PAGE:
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Old 14th Feb 2017, 16:41   #21 (permalink)
 
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You could well find that all the people responsible for mistakes in design and construction are no longer alive......Those responsible for maintenance are around though. Finding which politicians and bean counters stopped the cash for proper maintenance will prove impossible......
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Old 14th Feb 2017, 16:52   #22 (permalink)
 
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If this structure fails, and people die, I venture to say all politicians and State engineers might have to run for cover.....every one of them. The mob is not particular, and does not demand due process.
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Old 15th Feb 2017, 02:58   #23 (permalink)
 
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Earthquake

It gives one pause to contemplate the potential results of a 5+ Richter Scale jitter along the San Andreas Fault, which lies not so far away from this behemoth structure.

When I was a younger (and wiser) man, I dwelled in an home in Daly City, California, which sat astride the aforementioned. For real! I lived in fear, believing that I would be swallowed by Mother Earth at any instant; as I listened to others nearby, who reassured me that the greatest damage that would accrue to a major quake would be the 10 feet (3 meters) of shattered plate glass which would plummet earthward from the towering skyscrapers in downtown San Francisco. "Just don't be downtown when it happens!", they would say. I took little comfort in their platitudes, save for the fact that nothing other than minor tremors took place when I was there, for a long year full of trepidation...

Then I moved to Cincinnati. The day after I arrived, the New Madrid fault gave us a 4.0 premonitory tremor. A couple of jolts, strong enough to shake treasured porcelains from lovingly built shelving, followed by the same sort of tremors that new lovers present one another after a long kiss.

The last time that fault let loose, it rang church bells in Boston! The Mississippi ran backward. Fontanelles erupted in corn fields throughout the Midwestern United States. I thought about moving back to Cali, but even I am not quite that wild and crazy!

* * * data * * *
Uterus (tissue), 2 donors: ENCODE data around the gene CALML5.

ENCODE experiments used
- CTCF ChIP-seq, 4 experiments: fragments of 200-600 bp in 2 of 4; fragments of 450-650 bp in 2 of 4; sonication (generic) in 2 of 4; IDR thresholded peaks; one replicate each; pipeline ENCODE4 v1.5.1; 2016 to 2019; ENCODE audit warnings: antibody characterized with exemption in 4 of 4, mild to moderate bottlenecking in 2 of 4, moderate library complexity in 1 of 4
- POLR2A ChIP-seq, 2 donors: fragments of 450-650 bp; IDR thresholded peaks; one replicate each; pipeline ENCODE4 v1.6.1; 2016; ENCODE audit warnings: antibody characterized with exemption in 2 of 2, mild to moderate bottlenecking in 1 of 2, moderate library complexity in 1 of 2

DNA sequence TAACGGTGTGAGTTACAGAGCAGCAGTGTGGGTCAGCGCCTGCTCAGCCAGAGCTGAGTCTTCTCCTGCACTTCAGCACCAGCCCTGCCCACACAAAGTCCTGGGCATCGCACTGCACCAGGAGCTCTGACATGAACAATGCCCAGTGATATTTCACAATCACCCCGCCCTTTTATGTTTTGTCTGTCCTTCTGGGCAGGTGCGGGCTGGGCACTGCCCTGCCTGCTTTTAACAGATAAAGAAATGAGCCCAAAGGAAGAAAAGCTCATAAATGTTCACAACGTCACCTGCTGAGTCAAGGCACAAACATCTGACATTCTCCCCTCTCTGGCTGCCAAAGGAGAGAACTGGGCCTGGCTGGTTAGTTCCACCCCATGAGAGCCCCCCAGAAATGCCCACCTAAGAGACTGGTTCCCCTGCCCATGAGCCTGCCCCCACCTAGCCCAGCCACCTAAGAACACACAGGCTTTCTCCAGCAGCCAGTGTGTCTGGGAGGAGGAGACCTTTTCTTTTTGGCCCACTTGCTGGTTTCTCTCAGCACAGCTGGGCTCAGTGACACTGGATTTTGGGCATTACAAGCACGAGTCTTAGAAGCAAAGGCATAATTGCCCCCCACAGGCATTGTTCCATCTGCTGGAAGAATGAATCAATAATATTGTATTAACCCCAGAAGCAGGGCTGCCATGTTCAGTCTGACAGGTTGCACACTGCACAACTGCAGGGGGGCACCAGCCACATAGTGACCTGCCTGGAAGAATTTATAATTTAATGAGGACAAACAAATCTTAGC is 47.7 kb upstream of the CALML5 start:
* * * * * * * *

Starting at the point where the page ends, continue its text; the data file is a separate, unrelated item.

Still Awaiting The BIG ONE!

O'B
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Old 15th Feb 2017, 15:06   #24 (permalink)
 
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Virtually all glass in downtown skyscrapers is tempered. It shatters into small pebbles when it fails. You won't be sliced apart, but you may have wounds that resemble being shot with a shotgun....depending on the height of the glass.

The Oroville dam is constructed of dirt, hence "an Earthen Dam".

When you work up the courage, look for the following word related to earthquakes and structural failure:

Liquefaction.....
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Old 15th Feb 2017, 16:25   #25 (permalink)
 
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The Oroville dam is constructed of dirt, hence "an Earthen Dam".
Only part is.
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Old 15th Feb 2017, 17:05   #26 (permalink)
 
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Earthen

Quote:
The Oroville dam is constructed of dirt, hence "an Earthen Dam".

"Only part is."


Yes, the "dam" part.... The spillways and generation plant are concrete, but the dam structure is.....dirt.

(The bottom hundred feet or so, containing the power plant, concrete.)

Last edited by Concours77; 15th Feb 2017 at 17:16.
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Old 15th Feb 2017, 18:32   #27 (permalink)
 
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You kinda have to understand that water politics are huge in California. Have been for a century or more. As the old saying goes:

"In southern California, if any of the water in a river actually reaches the ocean, that is considered a 'criminal waste.'

In northern California, if any of the water in a river doesn't reach the ocean, that is considered a 'criminal waste.' "



I expect there may have been some "droughtophobia" as a hole in the cheese for this semi-disaster.

After 4 years of being hammered by extreme drought, I expect the attitude statewide-wide, once the rains came, was "Let's grab all we can get, while the getting is good!"

It would have been politically difficult, once the reservoir filled to a reasonable level (say 75%), to open the flood gates and hold it with a "reserve" capacity in case more rain came. Which I am sure the water "pros" would have preferred.

There would have been nightly newscasts with video of "precious" water pouring out the gates, and politicians and the farm lobby and probably most of the population would have gone ballistic.